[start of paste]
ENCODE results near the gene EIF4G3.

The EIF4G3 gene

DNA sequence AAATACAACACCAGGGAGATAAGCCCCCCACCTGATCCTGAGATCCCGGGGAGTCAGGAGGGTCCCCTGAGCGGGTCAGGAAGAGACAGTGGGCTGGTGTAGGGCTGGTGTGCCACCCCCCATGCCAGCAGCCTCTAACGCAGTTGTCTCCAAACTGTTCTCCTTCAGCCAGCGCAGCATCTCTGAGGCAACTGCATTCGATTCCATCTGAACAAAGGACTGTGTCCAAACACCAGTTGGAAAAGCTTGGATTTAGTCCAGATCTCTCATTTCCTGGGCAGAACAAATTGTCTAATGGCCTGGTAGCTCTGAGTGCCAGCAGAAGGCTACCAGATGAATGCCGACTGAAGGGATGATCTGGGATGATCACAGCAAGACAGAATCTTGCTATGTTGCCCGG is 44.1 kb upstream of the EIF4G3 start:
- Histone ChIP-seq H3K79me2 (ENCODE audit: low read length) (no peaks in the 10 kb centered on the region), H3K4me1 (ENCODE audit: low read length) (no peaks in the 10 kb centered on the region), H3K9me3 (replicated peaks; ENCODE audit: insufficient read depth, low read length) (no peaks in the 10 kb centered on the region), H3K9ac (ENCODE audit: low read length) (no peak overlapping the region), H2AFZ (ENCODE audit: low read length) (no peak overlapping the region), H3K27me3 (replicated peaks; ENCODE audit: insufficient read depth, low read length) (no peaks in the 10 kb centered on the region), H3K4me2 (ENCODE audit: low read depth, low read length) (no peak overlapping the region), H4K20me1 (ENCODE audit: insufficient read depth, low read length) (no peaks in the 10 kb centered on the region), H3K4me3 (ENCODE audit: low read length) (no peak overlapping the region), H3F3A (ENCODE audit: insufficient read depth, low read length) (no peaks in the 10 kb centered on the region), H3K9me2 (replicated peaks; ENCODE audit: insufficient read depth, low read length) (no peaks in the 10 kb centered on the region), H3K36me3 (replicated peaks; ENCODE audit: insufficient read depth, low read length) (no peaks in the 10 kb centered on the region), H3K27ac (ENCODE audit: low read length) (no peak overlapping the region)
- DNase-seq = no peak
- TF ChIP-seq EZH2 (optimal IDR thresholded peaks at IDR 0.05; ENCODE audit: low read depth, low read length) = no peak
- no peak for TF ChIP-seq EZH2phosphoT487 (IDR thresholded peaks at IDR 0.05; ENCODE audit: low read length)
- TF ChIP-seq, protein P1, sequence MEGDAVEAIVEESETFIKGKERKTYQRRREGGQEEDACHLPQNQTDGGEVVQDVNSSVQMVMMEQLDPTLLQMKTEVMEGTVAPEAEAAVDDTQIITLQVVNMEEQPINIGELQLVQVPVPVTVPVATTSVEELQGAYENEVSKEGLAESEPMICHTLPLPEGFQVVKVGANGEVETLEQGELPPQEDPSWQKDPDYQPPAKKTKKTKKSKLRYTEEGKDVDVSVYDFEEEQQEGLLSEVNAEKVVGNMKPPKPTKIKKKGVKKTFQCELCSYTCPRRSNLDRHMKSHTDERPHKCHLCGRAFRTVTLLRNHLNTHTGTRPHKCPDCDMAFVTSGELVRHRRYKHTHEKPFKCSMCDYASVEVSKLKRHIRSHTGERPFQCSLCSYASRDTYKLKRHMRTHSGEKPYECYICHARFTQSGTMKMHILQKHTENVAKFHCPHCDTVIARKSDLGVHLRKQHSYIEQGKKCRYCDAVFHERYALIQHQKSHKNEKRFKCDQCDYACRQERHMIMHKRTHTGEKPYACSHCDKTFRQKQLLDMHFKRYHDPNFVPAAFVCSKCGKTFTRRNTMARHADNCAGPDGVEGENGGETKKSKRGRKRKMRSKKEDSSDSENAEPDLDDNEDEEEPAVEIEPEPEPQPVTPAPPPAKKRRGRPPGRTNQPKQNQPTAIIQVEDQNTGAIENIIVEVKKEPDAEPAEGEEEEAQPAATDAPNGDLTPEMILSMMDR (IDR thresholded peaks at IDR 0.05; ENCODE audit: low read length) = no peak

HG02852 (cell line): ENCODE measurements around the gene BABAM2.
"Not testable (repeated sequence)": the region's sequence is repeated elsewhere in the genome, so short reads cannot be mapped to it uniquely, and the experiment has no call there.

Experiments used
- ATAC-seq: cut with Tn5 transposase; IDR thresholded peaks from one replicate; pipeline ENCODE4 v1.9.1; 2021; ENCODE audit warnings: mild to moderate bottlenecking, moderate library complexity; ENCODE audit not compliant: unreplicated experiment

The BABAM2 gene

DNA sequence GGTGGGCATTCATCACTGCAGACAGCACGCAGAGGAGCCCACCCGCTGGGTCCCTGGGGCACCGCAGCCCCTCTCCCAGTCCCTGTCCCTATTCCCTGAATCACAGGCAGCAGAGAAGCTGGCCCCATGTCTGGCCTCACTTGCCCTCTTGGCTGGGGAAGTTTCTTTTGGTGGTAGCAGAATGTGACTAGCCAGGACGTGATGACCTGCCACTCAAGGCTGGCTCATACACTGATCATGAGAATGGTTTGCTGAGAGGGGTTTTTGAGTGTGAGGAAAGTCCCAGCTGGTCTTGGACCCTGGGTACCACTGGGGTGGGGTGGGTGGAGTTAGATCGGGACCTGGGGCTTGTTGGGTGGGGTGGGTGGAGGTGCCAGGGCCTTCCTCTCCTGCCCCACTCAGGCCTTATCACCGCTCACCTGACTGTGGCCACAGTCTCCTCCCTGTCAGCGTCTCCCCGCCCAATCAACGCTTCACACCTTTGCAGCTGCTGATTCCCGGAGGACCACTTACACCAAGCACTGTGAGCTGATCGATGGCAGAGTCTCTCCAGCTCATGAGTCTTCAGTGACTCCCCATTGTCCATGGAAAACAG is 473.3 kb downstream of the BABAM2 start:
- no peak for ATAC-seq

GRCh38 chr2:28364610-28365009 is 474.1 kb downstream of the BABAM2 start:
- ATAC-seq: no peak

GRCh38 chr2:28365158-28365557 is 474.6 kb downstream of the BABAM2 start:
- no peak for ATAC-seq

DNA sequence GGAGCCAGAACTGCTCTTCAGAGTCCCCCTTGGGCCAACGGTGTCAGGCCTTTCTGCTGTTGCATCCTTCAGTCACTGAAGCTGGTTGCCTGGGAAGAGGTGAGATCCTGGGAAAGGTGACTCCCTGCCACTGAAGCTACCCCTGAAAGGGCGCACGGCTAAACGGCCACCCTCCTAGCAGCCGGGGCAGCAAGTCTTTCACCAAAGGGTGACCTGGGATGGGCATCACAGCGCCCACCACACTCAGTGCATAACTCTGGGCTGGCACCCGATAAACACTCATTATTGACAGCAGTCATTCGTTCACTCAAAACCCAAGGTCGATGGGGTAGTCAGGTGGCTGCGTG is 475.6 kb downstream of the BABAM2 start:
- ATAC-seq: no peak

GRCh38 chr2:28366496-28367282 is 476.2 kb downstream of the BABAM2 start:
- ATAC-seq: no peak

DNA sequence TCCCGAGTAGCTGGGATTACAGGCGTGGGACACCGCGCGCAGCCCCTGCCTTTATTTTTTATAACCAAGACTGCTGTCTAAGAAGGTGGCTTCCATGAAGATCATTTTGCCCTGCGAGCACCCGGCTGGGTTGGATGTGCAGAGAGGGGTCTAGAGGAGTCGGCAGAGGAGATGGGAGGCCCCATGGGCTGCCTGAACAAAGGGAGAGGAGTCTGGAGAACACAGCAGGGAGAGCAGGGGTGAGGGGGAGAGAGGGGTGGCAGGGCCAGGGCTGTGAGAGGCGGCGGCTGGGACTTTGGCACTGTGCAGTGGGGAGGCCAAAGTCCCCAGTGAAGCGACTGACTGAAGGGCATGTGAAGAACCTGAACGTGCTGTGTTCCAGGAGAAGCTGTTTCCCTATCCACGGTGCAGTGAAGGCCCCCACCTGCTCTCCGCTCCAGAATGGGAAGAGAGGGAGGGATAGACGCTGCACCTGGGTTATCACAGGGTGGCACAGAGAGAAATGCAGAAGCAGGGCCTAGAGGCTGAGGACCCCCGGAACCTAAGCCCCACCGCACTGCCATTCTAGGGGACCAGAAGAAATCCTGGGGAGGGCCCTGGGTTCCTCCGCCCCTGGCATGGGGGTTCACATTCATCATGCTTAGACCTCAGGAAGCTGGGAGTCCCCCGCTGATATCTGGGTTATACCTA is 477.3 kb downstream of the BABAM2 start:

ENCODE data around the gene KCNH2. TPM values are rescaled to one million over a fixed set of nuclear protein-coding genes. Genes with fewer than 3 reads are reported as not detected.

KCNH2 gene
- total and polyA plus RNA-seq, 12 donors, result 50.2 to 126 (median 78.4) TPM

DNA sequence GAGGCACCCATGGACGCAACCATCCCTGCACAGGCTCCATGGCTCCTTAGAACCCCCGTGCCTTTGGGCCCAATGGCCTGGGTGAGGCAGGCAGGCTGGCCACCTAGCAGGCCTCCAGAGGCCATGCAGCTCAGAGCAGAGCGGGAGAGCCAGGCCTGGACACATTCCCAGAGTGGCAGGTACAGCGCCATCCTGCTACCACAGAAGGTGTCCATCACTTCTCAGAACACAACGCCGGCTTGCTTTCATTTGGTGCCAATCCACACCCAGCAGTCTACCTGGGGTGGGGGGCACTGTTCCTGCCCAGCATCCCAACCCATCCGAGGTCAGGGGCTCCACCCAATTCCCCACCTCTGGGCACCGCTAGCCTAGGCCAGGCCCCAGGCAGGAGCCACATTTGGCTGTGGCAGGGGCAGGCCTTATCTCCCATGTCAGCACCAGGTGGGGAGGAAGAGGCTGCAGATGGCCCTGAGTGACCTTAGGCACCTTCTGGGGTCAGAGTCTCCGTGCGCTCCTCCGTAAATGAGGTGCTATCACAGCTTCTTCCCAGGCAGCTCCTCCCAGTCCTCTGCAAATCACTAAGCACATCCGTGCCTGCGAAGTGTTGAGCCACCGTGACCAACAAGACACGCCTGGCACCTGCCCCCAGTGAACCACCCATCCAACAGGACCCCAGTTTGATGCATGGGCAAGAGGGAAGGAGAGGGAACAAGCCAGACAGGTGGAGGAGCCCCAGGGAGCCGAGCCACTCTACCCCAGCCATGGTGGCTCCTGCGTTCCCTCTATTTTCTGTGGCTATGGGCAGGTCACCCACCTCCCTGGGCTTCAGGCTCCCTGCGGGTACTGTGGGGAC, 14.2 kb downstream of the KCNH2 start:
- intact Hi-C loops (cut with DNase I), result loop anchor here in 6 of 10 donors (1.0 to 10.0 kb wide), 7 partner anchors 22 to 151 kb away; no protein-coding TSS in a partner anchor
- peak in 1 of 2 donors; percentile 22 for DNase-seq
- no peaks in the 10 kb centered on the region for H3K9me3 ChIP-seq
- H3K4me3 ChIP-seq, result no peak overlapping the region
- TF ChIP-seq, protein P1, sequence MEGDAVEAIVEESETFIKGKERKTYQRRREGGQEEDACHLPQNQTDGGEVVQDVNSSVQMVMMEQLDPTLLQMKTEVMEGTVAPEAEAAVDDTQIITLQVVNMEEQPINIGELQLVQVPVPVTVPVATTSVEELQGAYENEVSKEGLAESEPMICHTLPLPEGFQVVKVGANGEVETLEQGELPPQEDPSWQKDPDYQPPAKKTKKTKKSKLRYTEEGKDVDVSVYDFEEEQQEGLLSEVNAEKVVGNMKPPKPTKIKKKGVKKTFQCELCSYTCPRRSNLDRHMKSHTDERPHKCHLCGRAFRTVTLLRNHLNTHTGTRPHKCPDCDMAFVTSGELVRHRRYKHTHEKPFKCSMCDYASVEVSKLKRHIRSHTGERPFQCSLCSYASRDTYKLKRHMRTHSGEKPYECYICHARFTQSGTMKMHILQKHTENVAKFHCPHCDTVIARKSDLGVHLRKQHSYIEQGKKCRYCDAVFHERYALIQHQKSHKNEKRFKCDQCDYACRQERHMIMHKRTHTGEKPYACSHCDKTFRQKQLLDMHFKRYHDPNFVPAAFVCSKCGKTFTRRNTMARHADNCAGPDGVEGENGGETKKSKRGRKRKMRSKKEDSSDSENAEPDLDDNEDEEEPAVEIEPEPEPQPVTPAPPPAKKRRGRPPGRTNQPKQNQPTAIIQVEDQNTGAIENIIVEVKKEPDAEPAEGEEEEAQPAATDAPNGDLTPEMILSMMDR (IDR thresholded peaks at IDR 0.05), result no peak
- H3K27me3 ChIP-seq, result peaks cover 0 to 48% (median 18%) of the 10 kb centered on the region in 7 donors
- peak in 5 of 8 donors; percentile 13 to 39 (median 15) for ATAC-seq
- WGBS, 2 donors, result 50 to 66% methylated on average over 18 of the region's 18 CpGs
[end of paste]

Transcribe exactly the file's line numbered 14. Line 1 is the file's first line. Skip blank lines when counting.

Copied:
DNA sequence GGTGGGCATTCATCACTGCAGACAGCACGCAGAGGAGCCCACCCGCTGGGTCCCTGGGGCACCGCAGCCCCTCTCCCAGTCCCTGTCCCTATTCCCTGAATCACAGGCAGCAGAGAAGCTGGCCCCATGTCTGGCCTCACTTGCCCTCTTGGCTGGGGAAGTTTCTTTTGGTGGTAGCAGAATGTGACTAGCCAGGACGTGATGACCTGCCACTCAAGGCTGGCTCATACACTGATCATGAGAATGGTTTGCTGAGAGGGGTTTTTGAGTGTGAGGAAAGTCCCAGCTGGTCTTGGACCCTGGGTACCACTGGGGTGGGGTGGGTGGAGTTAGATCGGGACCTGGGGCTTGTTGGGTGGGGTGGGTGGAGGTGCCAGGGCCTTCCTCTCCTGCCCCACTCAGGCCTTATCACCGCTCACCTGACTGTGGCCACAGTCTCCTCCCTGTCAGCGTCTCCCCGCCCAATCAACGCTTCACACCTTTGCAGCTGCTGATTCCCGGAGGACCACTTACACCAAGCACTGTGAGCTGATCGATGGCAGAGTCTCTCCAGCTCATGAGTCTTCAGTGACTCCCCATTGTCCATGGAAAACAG is 473.3 kb downstream of the BABAM2 start: